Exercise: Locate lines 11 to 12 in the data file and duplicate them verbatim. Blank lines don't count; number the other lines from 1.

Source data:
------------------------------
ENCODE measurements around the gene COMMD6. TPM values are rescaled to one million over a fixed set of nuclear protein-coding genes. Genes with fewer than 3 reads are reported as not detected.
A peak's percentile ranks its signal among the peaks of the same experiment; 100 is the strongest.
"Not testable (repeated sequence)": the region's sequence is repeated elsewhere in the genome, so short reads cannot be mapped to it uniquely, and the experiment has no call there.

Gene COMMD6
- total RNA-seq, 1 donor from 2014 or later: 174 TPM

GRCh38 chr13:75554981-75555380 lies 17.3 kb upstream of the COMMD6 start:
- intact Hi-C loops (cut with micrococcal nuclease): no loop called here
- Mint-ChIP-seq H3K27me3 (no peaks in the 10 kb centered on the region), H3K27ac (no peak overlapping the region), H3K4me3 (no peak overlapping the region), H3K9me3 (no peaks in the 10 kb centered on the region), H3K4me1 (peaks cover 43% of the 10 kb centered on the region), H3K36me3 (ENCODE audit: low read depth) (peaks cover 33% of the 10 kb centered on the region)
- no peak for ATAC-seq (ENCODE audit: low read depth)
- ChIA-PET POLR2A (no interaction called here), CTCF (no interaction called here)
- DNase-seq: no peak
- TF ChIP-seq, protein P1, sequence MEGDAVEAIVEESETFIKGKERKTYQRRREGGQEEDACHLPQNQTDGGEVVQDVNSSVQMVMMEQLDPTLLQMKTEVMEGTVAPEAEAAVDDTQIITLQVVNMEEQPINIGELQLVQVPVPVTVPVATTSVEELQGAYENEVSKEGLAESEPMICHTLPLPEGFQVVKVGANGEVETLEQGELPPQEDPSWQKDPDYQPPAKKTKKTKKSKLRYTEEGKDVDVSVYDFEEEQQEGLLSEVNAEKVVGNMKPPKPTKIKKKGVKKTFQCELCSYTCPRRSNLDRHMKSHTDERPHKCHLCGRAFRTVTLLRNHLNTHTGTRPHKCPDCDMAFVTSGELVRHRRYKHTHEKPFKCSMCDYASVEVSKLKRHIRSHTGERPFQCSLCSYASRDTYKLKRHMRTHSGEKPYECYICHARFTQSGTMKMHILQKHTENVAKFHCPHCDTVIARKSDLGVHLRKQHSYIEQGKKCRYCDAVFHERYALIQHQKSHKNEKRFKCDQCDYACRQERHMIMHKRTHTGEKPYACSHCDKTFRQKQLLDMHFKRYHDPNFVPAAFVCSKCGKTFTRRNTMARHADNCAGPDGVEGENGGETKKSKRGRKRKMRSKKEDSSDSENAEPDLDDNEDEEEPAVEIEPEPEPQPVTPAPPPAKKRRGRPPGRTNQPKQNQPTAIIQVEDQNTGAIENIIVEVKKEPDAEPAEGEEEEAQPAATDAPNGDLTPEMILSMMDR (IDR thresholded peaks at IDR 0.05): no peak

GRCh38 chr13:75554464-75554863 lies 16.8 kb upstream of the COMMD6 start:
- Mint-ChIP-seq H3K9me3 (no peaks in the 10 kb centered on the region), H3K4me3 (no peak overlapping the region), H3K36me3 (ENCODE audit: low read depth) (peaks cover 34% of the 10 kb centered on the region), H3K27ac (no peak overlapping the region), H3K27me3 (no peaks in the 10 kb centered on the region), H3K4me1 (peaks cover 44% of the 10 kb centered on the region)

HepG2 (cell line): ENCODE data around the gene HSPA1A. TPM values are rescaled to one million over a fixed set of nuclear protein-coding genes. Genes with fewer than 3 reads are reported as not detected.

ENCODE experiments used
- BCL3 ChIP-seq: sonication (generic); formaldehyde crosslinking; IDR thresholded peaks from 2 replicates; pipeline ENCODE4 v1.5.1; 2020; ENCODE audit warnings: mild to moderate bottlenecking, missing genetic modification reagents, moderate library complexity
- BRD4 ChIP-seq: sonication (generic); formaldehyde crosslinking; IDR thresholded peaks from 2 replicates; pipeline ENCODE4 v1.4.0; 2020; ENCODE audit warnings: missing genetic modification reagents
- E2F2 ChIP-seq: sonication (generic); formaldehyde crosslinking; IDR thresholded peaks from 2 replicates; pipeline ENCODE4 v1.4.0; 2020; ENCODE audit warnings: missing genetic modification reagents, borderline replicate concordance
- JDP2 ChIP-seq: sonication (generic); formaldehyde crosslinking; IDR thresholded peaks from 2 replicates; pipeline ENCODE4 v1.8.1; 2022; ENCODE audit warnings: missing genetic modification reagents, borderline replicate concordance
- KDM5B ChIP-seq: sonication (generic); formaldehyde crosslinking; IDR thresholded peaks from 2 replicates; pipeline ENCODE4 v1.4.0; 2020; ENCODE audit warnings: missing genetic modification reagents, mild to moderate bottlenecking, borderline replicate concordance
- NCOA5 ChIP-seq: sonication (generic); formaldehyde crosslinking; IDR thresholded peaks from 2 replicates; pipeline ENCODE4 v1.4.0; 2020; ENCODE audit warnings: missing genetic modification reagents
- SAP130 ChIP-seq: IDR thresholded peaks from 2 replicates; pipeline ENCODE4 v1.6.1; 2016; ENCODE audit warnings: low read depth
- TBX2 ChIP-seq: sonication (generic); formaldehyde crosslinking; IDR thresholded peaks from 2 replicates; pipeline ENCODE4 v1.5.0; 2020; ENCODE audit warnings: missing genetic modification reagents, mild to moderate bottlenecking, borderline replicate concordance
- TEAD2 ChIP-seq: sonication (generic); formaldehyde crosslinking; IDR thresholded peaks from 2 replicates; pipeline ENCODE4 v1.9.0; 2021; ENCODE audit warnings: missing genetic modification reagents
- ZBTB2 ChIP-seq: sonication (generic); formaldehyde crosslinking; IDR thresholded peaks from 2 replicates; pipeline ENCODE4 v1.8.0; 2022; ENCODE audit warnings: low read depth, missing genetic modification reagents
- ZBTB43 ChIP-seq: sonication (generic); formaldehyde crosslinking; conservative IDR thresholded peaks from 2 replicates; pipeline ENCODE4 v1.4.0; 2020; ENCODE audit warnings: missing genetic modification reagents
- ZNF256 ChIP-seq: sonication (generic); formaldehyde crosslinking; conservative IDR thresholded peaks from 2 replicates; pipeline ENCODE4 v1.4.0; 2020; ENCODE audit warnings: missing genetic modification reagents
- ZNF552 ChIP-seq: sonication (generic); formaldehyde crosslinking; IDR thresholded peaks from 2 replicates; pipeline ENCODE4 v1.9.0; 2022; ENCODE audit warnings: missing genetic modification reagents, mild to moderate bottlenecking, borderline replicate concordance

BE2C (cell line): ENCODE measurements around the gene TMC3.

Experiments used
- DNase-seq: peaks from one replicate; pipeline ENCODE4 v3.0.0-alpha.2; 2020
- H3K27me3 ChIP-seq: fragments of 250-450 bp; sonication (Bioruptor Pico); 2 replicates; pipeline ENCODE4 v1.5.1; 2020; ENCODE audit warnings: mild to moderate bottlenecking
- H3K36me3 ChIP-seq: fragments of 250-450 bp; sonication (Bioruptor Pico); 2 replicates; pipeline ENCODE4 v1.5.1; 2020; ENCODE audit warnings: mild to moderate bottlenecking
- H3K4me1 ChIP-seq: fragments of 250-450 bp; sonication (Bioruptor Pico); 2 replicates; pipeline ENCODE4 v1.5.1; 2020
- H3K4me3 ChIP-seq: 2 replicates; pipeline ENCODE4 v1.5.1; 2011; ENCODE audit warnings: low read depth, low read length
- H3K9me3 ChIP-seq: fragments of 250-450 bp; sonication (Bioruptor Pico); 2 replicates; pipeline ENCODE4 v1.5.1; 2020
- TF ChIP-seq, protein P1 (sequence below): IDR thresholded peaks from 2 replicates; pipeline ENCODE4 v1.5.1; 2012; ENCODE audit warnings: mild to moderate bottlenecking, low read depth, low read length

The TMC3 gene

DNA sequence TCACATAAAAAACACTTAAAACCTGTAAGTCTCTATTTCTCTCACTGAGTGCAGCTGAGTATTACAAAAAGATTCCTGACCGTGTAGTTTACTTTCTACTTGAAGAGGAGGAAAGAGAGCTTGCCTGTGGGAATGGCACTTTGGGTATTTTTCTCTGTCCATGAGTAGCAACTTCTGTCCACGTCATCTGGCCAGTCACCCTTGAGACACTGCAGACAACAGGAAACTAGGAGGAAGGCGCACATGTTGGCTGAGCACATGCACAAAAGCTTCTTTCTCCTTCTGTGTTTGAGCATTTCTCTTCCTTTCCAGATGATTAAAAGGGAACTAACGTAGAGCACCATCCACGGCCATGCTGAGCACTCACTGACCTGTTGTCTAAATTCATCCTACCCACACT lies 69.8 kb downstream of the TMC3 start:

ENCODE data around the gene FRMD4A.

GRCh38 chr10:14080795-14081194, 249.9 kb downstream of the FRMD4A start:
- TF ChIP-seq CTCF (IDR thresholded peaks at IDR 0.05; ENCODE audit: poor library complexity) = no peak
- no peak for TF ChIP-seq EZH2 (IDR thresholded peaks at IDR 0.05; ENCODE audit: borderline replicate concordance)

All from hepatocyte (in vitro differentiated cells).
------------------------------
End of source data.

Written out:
- DNase-seq: no peak
- TF ChIP-seq, protein P1, sequence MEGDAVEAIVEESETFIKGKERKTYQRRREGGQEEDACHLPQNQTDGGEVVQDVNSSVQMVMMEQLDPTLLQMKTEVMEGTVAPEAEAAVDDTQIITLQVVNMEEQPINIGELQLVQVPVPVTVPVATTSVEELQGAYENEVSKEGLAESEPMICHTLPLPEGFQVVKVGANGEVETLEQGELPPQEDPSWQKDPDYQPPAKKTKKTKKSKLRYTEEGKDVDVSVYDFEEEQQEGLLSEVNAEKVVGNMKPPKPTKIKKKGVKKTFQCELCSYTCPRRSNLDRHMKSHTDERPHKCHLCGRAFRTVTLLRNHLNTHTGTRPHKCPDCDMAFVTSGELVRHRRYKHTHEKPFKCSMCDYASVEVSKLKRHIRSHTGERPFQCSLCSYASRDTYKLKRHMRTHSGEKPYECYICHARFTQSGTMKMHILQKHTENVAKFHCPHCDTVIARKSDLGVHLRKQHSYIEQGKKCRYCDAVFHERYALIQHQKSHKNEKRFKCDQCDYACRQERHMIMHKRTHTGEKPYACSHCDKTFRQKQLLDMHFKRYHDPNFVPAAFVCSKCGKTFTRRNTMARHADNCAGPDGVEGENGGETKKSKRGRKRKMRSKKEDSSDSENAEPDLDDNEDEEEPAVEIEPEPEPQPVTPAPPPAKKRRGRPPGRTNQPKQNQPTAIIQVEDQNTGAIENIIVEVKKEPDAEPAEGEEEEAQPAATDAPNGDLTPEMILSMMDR (IDR thresholded peaks at IDR 0.05): no peak